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Adding xp drive to win 7 computer

Last response: in Windows 7
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January 23, 2012 9:03:00 PM

Hello,
I read the dual boot thread, with two hard drives. Just want to be perfectly safe. My wife doesn't like Win 7, I would like to install the XP drive from the previous computer. Both are sata, I have the XP drive in, but have not used an XP install disk. I don't want to lose data on either drive.
My thoughts are to use XP on the new computer, and just copy any data from the Win 7 drive to a thumb drive, then to the XP drive.
Eventually, the Win 7 drive could serve as backup, with Win 7 ignored.
Please advise of step by step technique. I do not have a Win 7 install disk.
a b $ Windows 7
January 23, 2012 9:35:23 PM

You Can't put a Windows XP hard drive in from your old computer and expect it to boot up unless the hardware on both machines is very similar, also even if you managed to get it to boot up the Windows XP will become deactivated requiring you to purchase a new Windows XP license.
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a b $ Windows 7
January 23, 2012 10:00:04 PM

You can downgrade to Windows XP if you want but it's going to require a fresh install. You should also know that even if you do not like 7 it is an all around better OS. It is safer and more efficient. You should also know even if you have/buy XP Microsoft is ending support for it in 2014. No more updates at all. No more security no more drivers nothing. With Windows 7 you have until 2020 before you have to update. Might as well get used to Windows 7 because Windows 8 will be out soon and it is even more different from XP than Windows 7 is.

Edit: Most Windows XP installs were the 32bit version and that limits you to 4GB of RAM. If your computer came with more than 4GB of RAM it probably came with Windows 7 x64 ( 64bit ) to make use of that memory.
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January 23, 2012 11:55:23 PM

Thanks for the reply. I don't know if it really matters if Microsoft abandons XP. I picked up a Win 98 unit the other day. It booted fast, was easy to use, no pop-ups (Win 7 is loaded with them) and had Office, too.
The new computer has 4gig of memory. I am concerned if something on the new computer wants Win 7, and XP won't be able to get the driver or something.
She doesn't like Office 11 either. Things that used to take two or three steps now take ten.
Can't they just leave well enough alone? A little patch now and then,sure, but this new system every couple of years is silly.
I have not had a problem installing XP on alternate computers. I put in the code, and it activates. Office 03 said "You've used all the installs available", but I haven't heard that from XP.
Considering that we will be using the same hard drive that has XP already on it, it shouldn't really be a new install, anyway, eh? :D 
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a b $ Windows 7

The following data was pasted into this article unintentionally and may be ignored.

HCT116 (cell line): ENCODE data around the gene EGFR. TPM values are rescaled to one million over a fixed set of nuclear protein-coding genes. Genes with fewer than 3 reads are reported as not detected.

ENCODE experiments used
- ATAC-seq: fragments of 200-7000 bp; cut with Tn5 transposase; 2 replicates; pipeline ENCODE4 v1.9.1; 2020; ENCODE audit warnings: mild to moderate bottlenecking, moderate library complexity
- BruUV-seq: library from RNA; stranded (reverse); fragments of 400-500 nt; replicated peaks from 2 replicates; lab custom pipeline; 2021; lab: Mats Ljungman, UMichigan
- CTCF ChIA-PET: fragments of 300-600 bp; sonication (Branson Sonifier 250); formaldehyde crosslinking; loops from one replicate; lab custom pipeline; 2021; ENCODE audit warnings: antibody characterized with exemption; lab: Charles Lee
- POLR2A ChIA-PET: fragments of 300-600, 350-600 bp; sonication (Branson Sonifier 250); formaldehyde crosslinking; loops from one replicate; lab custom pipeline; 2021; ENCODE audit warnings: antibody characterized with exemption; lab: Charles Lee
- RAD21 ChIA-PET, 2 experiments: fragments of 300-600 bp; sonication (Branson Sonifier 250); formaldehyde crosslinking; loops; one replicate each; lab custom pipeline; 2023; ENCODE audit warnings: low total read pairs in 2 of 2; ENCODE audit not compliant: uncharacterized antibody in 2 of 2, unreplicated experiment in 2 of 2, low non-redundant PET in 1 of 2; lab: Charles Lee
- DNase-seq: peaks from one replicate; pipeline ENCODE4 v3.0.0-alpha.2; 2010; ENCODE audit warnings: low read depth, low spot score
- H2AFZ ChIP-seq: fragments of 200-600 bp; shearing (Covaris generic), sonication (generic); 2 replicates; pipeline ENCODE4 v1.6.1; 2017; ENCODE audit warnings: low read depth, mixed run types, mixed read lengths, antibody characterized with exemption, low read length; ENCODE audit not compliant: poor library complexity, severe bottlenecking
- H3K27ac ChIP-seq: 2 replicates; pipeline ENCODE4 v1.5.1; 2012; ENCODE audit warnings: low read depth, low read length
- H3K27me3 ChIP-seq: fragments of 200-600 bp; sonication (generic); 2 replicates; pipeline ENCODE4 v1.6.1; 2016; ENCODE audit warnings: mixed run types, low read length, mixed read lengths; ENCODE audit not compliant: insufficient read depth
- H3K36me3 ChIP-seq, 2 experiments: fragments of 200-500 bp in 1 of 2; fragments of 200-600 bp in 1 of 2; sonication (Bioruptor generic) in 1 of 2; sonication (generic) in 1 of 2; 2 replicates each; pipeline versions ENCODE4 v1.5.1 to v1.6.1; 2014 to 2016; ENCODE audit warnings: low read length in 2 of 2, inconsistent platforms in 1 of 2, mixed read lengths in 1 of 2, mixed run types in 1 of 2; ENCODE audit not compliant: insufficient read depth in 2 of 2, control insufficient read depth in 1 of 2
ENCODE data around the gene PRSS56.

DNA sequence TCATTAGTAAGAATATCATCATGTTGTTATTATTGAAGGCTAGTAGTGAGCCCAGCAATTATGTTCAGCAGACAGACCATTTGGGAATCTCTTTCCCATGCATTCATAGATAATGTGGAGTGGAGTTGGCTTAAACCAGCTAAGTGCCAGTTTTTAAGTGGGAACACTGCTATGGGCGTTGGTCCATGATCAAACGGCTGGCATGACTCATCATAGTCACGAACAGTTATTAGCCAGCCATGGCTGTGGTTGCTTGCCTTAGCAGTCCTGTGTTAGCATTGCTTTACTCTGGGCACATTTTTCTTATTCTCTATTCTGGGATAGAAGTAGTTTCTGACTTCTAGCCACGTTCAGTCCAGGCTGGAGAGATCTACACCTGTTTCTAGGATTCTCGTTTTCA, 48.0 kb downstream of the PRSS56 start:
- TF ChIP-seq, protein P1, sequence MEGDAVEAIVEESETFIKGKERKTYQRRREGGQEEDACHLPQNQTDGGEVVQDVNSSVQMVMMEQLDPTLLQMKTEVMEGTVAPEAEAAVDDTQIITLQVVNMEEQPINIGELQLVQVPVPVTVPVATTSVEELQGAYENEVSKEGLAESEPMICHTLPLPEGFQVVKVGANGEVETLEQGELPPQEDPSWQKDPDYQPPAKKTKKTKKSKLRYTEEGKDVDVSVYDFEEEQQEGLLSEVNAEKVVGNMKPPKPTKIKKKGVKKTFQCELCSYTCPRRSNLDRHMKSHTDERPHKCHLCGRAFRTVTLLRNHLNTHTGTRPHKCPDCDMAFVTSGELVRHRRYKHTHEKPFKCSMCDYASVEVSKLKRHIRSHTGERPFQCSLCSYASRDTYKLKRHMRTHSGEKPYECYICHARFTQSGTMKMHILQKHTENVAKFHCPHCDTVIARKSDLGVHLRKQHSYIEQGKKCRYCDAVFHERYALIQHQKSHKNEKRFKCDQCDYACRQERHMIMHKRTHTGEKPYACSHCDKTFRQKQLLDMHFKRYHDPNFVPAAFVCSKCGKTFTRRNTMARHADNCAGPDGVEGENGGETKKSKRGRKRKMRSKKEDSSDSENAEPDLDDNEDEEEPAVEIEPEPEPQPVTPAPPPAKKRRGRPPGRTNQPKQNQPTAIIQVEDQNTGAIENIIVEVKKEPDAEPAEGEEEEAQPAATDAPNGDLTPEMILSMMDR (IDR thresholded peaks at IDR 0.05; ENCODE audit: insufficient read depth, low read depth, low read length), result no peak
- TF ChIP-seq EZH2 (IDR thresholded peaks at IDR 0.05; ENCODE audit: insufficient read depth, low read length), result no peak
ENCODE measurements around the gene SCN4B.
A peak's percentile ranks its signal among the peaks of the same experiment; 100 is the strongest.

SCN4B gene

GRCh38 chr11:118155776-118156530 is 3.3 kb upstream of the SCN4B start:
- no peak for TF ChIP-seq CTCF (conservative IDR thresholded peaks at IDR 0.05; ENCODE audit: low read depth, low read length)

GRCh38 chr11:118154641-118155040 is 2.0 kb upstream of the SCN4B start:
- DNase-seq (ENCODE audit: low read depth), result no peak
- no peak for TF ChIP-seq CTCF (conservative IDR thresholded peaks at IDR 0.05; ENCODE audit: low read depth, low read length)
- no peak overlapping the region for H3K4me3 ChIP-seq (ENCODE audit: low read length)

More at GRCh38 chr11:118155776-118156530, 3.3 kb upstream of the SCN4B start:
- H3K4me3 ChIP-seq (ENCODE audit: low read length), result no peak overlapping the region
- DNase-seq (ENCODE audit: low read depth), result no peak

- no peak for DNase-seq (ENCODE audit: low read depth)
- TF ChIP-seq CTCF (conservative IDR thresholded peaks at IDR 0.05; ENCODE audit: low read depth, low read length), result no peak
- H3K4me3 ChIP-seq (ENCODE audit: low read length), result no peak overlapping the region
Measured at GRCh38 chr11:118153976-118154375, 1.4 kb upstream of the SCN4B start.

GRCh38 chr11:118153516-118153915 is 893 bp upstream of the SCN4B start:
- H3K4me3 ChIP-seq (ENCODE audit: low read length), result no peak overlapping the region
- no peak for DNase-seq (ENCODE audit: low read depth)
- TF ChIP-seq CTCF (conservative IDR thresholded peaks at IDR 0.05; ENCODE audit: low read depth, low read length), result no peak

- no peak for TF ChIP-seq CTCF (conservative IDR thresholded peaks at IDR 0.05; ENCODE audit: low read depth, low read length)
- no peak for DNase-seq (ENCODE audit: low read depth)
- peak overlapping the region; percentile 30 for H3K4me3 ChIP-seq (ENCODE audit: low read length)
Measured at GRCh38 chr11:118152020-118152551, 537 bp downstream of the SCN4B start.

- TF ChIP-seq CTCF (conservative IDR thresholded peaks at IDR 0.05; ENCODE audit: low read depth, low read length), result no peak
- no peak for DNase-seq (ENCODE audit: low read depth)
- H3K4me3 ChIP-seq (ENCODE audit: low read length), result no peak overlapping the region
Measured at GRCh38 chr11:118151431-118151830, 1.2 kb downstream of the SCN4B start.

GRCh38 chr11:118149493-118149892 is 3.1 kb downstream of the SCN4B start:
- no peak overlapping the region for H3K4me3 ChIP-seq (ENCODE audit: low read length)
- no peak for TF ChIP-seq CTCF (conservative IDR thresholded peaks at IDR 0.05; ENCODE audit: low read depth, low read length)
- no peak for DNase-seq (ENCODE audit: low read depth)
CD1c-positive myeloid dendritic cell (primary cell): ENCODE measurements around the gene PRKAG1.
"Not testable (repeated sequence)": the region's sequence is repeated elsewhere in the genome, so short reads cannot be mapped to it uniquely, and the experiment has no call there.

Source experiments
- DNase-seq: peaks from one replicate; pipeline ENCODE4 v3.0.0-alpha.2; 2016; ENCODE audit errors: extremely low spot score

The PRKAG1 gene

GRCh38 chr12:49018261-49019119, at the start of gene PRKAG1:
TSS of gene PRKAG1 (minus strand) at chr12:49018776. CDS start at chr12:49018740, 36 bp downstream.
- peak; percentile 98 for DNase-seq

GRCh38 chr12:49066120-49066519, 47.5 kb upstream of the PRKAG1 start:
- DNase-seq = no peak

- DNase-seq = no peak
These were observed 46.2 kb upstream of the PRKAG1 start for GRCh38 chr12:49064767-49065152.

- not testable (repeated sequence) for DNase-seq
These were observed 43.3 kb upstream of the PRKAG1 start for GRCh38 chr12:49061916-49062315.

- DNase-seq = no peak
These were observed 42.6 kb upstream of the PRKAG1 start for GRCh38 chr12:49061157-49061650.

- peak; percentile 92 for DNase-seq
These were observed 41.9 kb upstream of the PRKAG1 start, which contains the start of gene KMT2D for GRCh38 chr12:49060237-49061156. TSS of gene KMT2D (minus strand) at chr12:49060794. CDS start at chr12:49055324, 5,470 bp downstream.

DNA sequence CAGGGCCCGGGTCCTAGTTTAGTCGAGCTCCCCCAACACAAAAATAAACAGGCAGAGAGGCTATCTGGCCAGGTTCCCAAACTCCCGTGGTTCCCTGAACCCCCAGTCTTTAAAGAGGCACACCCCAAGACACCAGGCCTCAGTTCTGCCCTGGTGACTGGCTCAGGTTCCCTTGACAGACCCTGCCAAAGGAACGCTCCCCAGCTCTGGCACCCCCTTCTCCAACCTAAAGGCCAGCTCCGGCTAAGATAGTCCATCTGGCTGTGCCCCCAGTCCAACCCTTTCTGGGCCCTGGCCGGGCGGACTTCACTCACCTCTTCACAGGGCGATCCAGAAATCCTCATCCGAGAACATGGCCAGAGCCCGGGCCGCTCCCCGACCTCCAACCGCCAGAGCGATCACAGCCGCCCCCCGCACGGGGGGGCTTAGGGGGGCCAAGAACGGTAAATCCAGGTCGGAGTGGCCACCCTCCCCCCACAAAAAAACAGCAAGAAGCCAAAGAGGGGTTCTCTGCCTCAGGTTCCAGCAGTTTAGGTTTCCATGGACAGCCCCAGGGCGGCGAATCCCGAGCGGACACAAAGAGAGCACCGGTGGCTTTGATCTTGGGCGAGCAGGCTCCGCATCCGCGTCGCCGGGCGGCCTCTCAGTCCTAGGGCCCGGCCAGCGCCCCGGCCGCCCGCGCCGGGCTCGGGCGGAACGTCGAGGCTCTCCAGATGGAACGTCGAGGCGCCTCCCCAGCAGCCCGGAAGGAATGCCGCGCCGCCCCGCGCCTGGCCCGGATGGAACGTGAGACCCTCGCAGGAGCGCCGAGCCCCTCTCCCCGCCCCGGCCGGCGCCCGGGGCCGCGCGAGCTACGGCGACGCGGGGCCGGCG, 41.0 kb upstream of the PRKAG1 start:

January 24, 2012 12:30:25 AM

Once they end support there will be no more updates....including security updates. I guess as long as you never enter personal information or credit card numbers and you dont mind being part of a botnet and having new hardware not work with your computer you should have no problems.

Moore's law states computing power doubles every two years. Windows XP was written for 1Ghz processors and 512MB of RAM. Over the years it got Service Pack 2 and 3. These improved performance on newer hardware but what can be added after the software is written is limited. Windows 7 is optimized for multicore processors and large amounts of memory. It is also much more secure. Windows 7 has passed XP as the most used OS now but if you look at malware infection rates Windows XP accounts for about 80% of the infected computers worldwide even though it is used in less than 50% of the computers.

Not sure what you mean a new system every few years. XP lated from 2001-2014 and Windows 7 will last from 2009-2020. Considering how far hardware has come it's downright amazing to me an OS lasts as long as it does. I have used Windows since 3.1 and Windows 7 is the best Windows so far. ( OK I skipped that crap that was Windows ME but you get the idea :)  )

Anyway you are free to do what you want of course but there is a pretty good argument to stay with 7. Also with Pro or Ultimate you can run XP mode. Basically running XP in a virtual machine. It's more for business software that can not run on Windows 7 but it gives you a full version of XP running inside 7.


http://www.microsoft.com/windows/virtual-pc/download.as...

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January 24, 2012 12:58:47 AM

Best answer selected by MikeKirsch.
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January 24, 2012 1:10:54 AM

Looks like the virtual XP might be a good compromise. It sure would have been a lot simpler to be able to access the old drive, so many programs installed and updated on it.
Once virtual XP is on the Win 7 hard drive, will that make accessing the programs and data on the XP drive possible?
Right now, the new computer sees the XP drive, but I don't think it will run everything on it.
Moving a program from one drive to another doesn't install it, I've run into that problem before.
The new machine is Win 7 Home Premium, 64.
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a b $ Windows 7
January 24, 2012 1:41:57 AM

This topic has been closed by Nikorr
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